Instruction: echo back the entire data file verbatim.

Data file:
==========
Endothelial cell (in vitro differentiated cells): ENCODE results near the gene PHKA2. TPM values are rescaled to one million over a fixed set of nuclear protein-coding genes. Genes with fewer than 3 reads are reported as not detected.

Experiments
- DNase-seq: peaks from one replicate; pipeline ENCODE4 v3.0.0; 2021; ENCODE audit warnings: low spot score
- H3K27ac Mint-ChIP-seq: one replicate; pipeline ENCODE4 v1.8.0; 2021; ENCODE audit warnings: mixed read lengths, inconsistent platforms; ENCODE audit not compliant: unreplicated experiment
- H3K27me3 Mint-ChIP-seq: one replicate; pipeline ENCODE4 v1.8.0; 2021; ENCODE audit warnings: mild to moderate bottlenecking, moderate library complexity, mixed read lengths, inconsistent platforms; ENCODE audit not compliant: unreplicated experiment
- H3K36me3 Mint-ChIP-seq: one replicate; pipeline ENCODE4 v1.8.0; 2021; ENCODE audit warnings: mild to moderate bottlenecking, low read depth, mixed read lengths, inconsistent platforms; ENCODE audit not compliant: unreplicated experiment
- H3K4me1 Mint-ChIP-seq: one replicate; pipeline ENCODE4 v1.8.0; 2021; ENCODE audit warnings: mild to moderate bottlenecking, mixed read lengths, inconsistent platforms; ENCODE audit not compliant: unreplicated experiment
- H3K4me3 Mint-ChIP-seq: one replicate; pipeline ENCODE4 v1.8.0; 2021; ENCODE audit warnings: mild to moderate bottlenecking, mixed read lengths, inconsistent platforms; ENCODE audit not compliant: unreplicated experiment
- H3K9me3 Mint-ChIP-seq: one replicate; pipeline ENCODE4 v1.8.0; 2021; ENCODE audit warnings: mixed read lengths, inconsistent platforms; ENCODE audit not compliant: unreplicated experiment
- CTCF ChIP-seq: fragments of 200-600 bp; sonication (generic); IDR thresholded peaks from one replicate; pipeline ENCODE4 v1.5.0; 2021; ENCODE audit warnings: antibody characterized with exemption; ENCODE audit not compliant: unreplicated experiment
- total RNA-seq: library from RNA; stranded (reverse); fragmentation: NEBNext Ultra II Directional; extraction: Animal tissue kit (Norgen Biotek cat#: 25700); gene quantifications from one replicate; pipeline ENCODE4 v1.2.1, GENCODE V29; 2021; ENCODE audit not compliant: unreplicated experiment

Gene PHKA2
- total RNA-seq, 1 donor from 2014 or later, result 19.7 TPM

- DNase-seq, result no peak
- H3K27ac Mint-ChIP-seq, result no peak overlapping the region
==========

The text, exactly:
Endothelial cell (in vitro differentiated cells): ENCODE results near the gene PHKA2. TPM values are rescaled to one million over a fixed set of nuclear protein-coding genes. Genes with fewer than 3 reads are reported as not detected.

Experiments
- DNase-seq: peaks from one replicate; pipeline ENCODE4 v3.0.0; 2021; ENCODE audit warnings: low spot score
- H3K27ac Mint-ChIP-seq: one replicate; pipeline ENCODE4 v1.8.0; 2021; ENCODE audit warnings: mixed read lengths, inconsistent platforms; ENCODE audit not compliant: unreplicated experiment
- H3K27me3 Mint-ChIP-seq: one replicate; pipeline ENCODE4 v1.8.0; 2021; ENCODE audit warnings: mild to moderate bottlenecking, moderate library complexity, mixed read lengths, inconsistent platforms; ENCODE audit not compliant: unreplicated experiment
- H3K36me3 Mint-ChIP-seq: one replicate; pipeline ENCODE4 v1.8.0; 2021; ENCODE audit warnings: mild to moderate bottlenecking, low read depth, mixed read lengths, inconsistent platforms; ENCODE audit not compliant: unreplicated experiment
- H3K4me1 Mint-ChIP-seq: one replicate; pipeline ENCODE4 v1.8.0; 2021; ENCODE audit warnings: mild to moderate bottlenecking, mixed read lengths, inconsistent platforms; ENCODE audit not compliant: unreplicated experiment
- H3K4me3 Mint-ChIP-seq: one replicate; pipeline ENCODE4 v1.8.0; 2021; ENCODE audit warnings: mild to moderate bottlenecking, mixed read lengths, inconsistent platforms; ENCODE audit not compliant: unreplicated experiment
- H3K9me3 Mint-ChIP-seq: one replicate; pipeline ENCODE4 v1.8.0; 2021; ENCODE audit warnings: mixed read lengths, inconsistent platforms; ENCODE audit not compliant: unreplicated experiment
- CTCF ChIP-seq: fragments of 200-600 bp; sonication (generic); IDR thresholded peaks from one replicate; pipeline ENCODE4 v1.5.0; 2021; ENCODE audit warnings: antibody characterized with exemption; ENCODE audit not compliant: unreplicated experiment
- total RNA-seq: library from RNA; stranded (reverse); fragmentation: NEBNext Ultra II Directional; extraction: Animal tissue kit (Norgen Biotek cat#: 25700); gene quantifications from one replicate; pipeline ENCODE4 v1.2.1, GENCODE V29; 2021; ENCODE audit not compliant: unreplicated experiment

Gene PHKA2
- total RNA-seq, 1 donor from 2014 or later, result 19.7 TPM

- DNase-seq, result no peak
- H3K27ac Mint-ChIP-seq, result no peak overlapping the region